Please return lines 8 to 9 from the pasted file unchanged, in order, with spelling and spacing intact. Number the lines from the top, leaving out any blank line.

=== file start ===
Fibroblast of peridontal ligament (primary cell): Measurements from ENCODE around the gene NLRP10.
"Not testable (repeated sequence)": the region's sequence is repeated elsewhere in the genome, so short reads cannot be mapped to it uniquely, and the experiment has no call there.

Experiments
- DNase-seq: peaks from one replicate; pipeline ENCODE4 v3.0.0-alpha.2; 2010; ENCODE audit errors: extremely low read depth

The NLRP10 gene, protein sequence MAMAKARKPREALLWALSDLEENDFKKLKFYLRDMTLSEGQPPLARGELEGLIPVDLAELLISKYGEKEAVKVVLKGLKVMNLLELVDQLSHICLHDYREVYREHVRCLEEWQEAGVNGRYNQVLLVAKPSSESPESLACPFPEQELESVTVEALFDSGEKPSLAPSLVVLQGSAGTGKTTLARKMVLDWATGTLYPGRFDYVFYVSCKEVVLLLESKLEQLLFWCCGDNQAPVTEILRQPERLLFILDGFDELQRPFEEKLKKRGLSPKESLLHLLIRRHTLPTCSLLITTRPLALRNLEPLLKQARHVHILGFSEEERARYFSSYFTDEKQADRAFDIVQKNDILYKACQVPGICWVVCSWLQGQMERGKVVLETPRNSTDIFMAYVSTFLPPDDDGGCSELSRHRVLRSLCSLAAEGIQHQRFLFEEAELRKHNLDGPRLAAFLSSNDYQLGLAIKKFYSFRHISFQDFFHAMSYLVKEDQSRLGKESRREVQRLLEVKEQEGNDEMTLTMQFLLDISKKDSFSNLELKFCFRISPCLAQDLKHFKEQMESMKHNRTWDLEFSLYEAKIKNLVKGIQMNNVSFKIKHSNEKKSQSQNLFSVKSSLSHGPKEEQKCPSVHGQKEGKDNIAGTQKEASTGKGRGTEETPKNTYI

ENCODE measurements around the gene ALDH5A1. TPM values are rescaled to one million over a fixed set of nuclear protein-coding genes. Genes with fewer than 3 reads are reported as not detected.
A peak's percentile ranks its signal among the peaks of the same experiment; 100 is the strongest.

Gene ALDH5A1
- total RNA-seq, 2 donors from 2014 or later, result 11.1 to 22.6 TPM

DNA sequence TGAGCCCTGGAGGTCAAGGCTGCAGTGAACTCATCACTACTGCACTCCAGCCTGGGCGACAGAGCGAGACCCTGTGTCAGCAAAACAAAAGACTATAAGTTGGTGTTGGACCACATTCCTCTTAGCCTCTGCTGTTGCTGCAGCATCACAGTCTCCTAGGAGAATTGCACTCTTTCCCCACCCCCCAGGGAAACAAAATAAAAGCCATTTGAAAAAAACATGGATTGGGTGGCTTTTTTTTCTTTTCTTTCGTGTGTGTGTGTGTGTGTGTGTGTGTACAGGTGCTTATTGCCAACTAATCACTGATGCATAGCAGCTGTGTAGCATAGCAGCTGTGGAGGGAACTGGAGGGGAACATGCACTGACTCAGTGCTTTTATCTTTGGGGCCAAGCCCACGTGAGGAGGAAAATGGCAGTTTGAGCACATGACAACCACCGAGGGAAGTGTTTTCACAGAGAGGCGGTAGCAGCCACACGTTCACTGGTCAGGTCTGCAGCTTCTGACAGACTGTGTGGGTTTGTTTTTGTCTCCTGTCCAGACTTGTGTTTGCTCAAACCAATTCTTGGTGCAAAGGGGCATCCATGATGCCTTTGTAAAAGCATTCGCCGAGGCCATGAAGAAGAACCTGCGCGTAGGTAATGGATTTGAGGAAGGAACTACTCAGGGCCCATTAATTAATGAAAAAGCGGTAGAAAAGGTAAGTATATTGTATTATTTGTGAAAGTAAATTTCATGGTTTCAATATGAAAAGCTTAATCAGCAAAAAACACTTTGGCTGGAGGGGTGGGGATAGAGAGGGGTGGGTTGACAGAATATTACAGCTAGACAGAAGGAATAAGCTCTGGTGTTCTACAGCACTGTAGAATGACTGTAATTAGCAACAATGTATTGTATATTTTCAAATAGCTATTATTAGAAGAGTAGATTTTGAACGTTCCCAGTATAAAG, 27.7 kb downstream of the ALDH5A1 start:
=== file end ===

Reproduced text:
Gene ALDH5A1
- total RNA-seq, 2 donors from 2014 or later, result 11.1 to 22.6 TPM